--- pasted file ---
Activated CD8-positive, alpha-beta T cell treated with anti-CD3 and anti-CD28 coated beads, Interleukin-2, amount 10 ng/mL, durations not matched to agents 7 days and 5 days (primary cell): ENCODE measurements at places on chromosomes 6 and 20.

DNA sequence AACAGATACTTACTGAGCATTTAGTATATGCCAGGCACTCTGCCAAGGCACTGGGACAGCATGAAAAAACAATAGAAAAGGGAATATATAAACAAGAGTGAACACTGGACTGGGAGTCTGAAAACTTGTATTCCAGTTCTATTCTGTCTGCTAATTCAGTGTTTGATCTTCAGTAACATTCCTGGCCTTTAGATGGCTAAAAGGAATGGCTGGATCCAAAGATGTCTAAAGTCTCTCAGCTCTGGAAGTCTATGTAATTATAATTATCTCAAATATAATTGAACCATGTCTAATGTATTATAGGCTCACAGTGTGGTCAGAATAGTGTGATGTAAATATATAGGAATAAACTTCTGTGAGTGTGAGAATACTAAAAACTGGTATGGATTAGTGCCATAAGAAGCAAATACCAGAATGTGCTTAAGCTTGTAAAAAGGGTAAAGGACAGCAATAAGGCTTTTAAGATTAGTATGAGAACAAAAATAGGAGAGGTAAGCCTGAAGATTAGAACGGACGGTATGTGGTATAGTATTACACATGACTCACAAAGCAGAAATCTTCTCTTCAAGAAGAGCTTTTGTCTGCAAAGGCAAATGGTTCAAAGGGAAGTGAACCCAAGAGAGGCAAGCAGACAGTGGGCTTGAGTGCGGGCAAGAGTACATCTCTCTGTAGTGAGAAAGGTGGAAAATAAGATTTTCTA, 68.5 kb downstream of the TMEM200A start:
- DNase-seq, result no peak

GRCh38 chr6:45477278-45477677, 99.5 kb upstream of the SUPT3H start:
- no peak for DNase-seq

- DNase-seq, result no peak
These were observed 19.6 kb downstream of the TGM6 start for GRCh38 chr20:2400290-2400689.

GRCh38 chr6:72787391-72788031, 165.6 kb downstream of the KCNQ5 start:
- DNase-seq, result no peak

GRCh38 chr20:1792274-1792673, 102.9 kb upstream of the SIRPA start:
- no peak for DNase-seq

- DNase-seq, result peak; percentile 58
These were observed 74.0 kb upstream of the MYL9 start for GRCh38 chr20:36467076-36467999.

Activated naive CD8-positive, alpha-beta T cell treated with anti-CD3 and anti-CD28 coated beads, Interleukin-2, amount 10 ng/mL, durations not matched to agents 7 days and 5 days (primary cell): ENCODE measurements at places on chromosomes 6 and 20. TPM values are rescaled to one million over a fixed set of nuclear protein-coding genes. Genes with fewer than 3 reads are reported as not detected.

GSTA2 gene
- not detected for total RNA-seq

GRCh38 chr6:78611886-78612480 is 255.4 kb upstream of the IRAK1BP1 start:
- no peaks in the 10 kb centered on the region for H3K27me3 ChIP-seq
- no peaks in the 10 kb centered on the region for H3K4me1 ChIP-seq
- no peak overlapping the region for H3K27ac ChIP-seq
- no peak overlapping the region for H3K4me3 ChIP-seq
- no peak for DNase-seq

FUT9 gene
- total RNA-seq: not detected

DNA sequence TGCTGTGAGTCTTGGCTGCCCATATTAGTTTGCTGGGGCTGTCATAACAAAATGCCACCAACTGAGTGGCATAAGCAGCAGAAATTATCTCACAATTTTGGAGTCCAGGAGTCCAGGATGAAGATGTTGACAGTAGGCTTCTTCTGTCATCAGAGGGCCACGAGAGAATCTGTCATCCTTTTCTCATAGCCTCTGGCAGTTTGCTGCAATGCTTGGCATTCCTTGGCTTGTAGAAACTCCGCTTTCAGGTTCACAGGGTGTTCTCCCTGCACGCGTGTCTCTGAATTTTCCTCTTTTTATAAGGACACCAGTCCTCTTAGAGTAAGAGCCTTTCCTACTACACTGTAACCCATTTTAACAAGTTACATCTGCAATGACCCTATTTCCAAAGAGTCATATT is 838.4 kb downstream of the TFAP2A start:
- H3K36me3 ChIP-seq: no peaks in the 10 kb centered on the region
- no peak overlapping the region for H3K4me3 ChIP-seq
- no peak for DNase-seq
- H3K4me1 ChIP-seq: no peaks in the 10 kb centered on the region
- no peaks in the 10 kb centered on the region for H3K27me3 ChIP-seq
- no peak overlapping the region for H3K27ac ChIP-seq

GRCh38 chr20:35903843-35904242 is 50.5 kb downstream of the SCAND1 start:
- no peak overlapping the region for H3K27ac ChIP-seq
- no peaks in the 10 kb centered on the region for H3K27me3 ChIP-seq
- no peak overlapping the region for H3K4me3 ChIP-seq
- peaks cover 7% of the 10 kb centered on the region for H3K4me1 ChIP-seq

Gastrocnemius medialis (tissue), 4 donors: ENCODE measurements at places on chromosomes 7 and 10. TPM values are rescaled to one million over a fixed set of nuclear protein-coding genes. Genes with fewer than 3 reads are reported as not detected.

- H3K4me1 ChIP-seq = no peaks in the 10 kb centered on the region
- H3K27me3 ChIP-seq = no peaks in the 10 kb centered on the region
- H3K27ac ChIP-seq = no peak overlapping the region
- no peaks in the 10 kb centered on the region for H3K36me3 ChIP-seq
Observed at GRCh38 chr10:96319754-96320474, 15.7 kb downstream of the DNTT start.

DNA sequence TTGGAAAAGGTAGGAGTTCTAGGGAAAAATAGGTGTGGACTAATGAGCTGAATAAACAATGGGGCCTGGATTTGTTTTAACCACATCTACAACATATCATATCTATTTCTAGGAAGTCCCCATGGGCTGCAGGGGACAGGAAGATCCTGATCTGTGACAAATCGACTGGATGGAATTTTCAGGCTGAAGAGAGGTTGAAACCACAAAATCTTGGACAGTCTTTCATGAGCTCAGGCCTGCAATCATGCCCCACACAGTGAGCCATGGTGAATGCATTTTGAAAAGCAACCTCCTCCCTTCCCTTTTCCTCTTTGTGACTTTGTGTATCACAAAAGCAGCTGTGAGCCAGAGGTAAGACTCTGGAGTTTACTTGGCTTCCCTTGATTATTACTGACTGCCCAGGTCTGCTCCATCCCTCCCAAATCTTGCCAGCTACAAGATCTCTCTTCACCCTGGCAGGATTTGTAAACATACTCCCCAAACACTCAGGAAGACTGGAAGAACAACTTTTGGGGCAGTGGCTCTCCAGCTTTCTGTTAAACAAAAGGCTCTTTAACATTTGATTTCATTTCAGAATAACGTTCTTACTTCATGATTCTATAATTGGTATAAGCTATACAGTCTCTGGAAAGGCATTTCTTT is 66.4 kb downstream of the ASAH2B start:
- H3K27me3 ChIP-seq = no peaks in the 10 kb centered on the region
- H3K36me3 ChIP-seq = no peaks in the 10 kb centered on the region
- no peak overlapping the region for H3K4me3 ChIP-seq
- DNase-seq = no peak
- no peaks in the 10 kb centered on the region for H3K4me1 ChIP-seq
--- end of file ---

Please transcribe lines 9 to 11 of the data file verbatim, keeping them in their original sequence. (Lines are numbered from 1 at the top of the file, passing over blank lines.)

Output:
- DNase-seq, result no peak

GRCh38 chr20:1792274-1792673, 102.9 kb upstream of the SIRPA start:
- no peak for DNase-seq